Charles P. Vega, MD, has the following relevant financial relationships:
    Consultant or advisor for: Boehringer Ingelheim Pharmaceuticals, Inc.; GlaxoSmithKline; Johnson & Johnson Pharmaceutical Research & Development, LLC

Editor/Compliance Reviewer

  • Yaisanet Oyola, MD

    Associate Director, Accreditation and Compliance, Medscape, LLC


    Yaisanet Oyola, MD, has no relevant financial relationships.

Nurse Planner

  • Stephanie Corder, ND, RN, CHCP

    Associate Director, Accreditation and Compliance, Medscape, LLC


    Stephanie Corder, ND, RN, CHCP, has no relevant financial relationships.

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This activity has been peer reviewed and the reviewer has no relevant financial relationships.

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Do SGLT2 Inhibitors Reduce Risk for Acute Kidney Injury in Patients With Type 2 Diabetes?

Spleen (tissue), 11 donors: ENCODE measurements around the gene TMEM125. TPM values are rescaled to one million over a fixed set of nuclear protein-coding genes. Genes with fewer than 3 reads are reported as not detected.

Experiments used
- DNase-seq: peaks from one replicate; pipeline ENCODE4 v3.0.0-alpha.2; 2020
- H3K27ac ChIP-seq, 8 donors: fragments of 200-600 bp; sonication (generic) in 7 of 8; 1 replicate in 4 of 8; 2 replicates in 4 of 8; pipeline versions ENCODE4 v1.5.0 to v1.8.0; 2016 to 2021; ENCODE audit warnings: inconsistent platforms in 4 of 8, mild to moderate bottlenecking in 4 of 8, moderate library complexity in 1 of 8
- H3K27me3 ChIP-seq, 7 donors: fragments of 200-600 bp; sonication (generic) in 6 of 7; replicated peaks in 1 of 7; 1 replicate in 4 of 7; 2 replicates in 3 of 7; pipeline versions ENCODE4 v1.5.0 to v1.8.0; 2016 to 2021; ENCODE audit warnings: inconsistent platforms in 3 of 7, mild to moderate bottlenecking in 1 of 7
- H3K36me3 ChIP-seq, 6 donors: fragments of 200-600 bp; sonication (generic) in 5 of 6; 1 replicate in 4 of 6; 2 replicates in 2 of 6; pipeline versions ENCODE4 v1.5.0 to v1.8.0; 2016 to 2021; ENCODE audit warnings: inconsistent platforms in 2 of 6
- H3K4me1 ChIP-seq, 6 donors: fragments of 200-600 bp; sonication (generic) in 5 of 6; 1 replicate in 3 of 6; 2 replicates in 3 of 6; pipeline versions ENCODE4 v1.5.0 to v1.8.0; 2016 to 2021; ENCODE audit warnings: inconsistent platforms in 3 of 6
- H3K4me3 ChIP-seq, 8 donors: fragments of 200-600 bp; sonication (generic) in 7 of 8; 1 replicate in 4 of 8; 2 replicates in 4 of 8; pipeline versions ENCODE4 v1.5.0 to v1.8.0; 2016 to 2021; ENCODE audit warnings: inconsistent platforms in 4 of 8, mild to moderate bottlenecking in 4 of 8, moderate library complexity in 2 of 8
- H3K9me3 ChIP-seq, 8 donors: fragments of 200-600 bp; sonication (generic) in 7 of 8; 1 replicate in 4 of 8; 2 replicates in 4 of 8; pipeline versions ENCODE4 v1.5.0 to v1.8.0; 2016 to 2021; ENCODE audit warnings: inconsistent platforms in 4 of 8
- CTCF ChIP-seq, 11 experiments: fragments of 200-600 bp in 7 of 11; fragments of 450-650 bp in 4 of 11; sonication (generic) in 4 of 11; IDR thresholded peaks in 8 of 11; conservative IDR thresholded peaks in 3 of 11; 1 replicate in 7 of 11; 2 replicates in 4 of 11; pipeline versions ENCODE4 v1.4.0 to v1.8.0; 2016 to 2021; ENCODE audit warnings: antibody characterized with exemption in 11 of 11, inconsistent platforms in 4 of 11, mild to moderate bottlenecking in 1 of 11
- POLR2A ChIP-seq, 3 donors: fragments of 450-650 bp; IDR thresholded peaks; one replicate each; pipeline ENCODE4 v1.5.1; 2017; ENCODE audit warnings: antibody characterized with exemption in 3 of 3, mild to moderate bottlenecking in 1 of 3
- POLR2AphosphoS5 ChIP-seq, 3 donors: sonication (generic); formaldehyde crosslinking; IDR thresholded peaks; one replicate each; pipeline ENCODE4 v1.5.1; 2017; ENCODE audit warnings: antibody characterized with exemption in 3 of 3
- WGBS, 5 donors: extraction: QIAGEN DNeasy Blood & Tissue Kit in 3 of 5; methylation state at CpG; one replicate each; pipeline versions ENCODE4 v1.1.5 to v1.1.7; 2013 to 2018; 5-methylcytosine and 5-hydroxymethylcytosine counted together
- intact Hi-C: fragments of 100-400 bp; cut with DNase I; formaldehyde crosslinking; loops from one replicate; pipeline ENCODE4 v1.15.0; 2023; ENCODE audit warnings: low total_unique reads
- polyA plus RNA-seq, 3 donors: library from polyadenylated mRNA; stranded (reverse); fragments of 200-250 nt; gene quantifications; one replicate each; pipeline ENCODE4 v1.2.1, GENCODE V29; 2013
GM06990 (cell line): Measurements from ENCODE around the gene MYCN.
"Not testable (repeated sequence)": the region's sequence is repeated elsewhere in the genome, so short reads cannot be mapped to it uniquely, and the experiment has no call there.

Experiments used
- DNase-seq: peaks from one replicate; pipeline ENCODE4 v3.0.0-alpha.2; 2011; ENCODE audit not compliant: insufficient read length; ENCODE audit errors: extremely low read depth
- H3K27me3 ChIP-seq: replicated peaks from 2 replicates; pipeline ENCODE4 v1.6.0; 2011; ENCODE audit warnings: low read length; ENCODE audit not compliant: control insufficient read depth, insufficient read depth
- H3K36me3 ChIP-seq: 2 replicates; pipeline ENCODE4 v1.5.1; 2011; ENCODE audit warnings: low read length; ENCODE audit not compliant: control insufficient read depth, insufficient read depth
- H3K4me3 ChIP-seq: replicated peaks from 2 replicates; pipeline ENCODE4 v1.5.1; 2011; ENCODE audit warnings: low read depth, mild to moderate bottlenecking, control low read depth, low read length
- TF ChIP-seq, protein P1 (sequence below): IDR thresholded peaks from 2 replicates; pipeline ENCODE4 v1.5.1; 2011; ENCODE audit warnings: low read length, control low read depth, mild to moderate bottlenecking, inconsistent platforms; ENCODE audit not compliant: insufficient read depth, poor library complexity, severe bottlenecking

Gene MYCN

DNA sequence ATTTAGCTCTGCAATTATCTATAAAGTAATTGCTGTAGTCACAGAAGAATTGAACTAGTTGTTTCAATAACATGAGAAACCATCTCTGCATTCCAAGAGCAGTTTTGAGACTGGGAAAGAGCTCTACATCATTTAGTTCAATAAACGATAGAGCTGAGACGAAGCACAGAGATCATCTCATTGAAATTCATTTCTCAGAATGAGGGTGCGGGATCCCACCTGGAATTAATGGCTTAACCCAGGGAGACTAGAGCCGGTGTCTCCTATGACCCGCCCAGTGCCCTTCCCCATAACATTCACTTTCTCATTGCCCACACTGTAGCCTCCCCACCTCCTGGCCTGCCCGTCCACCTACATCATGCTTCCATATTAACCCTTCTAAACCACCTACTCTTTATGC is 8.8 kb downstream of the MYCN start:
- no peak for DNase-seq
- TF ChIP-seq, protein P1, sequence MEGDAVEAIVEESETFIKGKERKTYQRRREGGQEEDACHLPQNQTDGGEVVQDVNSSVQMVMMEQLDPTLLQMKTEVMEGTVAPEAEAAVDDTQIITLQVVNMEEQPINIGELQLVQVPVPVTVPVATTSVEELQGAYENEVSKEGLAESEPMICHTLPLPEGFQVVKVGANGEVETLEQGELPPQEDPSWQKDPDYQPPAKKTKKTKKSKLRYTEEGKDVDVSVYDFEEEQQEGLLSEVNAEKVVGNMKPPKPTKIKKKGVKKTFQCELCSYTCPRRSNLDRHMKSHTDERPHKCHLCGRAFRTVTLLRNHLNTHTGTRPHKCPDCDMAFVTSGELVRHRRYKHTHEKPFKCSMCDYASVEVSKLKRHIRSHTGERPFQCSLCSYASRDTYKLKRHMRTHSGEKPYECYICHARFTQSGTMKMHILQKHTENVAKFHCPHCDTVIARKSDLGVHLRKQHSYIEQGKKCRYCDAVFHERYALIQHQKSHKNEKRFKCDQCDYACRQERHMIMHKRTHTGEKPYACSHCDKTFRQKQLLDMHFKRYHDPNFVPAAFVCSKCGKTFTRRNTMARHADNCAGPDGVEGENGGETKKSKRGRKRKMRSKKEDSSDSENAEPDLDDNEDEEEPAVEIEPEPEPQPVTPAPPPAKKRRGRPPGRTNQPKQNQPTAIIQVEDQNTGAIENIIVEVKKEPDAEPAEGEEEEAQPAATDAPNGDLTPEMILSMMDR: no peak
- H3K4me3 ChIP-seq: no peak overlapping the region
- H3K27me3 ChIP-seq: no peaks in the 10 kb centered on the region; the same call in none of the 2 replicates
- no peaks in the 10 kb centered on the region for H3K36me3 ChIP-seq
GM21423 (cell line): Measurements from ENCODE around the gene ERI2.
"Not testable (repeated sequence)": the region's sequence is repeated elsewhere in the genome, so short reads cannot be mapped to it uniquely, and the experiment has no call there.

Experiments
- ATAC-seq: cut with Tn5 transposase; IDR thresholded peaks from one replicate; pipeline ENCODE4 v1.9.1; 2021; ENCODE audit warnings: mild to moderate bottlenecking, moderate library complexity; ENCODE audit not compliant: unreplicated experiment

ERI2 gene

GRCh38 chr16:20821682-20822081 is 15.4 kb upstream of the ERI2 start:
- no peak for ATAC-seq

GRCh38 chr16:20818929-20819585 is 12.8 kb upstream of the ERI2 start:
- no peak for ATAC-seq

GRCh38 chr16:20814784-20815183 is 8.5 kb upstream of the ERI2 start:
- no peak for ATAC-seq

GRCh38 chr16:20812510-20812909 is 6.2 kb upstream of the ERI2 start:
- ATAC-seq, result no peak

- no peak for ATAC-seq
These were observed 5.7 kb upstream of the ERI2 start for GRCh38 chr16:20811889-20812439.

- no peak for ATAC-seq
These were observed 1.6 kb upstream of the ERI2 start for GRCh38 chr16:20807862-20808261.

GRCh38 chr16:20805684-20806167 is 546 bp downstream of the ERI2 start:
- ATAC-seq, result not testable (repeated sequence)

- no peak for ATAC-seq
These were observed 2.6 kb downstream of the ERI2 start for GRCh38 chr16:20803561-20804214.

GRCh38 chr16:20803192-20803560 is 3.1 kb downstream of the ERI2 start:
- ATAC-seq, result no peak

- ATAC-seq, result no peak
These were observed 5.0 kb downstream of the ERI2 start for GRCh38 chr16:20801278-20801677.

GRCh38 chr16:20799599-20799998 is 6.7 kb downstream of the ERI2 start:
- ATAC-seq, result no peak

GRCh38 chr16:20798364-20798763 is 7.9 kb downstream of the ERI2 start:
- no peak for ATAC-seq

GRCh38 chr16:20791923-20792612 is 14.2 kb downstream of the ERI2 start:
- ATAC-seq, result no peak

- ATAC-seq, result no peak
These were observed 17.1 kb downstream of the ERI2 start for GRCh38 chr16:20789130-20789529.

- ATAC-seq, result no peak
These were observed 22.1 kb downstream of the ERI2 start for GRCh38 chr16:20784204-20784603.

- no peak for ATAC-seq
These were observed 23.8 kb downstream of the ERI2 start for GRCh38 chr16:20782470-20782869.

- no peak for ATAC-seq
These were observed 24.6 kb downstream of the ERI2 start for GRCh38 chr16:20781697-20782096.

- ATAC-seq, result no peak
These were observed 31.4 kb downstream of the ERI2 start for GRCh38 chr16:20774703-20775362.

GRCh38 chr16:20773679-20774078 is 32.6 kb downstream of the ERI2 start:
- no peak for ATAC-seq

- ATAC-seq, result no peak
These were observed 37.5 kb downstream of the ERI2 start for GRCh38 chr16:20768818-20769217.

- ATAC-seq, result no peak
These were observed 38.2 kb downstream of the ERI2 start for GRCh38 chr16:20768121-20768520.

Authors: News Author: Mitchel L. Zoler, PhD; CME Author: Charles P. Vega, MDFaculty and Disclosures

CME / ABIM MOC / CE Released: 4/7/2023

Valid for credit through: 4/7/2024, 11:59 PM EST


Clinical Context

Sodium-glucose cotransporter 2 (SGLT2) inhibitors are known to improve outcomes in chronic kidney disease, even among patients without a history of diabetes, but can they improve the risk for acute kidney injury (AKI)? A previous meta-analysis by Menne and colleagues, which was published in the December 9, 2019 issue of PLOS Medicine,[1] sought an answer to this question.